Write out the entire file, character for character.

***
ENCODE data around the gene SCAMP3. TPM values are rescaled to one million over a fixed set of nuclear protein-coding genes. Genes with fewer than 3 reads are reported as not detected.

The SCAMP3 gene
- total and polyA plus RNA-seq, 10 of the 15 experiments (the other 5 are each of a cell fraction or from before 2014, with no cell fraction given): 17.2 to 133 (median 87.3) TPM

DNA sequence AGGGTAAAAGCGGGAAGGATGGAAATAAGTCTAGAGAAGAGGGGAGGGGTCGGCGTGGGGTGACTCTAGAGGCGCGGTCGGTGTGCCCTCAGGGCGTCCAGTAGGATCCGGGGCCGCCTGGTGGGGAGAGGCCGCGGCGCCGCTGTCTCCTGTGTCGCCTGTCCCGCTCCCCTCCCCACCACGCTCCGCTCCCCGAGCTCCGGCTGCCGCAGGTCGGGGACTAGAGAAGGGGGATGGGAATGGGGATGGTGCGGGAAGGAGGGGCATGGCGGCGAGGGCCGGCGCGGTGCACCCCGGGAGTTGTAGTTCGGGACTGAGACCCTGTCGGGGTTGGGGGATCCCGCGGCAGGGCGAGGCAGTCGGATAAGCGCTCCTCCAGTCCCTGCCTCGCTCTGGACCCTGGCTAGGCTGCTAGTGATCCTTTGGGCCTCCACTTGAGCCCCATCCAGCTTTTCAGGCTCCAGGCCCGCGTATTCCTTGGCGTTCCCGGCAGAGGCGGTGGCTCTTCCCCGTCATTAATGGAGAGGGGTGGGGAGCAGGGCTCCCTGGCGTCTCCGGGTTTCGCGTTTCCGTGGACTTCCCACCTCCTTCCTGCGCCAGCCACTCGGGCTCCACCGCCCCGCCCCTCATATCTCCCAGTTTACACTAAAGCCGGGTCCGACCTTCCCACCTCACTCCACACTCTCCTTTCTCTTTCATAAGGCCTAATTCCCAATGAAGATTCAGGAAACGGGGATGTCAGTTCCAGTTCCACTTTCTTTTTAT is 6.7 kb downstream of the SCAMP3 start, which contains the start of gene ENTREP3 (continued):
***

ENCODE data around the gene SCAMP3. TPM values are rescaled to one million over a fixed set of nuclear protein-coding genes. Genes with fewer than 3 reads are reported as not detected.

The SCAMP3 gene
- total and polyA plus RNA-seq, 10 of the 15 experiments (the other 5 are each of a cell fraction or from before 2014, with no cell fraction given): 17.2 to 133 (median 87.3) TPM

DNA sequence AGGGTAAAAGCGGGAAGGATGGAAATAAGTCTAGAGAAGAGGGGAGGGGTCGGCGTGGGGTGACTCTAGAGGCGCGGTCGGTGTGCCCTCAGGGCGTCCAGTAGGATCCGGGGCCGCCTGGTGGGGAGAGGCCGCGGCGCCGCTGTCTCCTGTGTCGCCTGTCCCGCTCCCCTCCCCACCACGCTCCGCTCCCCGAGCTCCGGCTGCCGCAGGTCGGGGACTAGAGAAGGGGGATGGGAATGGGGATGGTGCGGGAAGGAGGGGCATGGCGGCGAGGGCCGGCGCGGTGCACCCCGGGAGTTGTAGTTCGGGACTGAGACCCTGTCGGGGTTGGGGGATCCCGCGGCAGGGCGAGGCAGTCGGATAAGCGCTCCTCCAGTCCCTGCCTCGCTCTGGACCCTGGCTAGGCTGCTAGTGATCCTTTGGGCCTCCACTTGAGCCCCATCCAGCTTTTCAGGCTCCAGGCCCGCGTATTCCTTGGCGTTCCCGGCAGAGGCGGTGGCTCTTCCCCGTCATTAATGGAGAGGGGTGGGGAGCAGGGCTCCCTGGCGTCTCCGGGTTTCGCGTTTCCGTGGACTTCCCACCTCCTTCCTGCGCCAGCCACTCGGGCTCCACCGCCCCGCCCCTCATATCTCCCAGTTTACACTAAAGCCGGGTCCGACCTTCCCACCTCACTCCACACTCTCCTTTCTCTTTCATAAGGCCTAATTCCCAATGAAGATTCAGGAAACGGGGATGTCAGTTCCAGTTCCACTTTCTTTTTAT is 6.7 kb downstream of the SCAMP3 start, which contains the start of gene ENTREP3 (continued):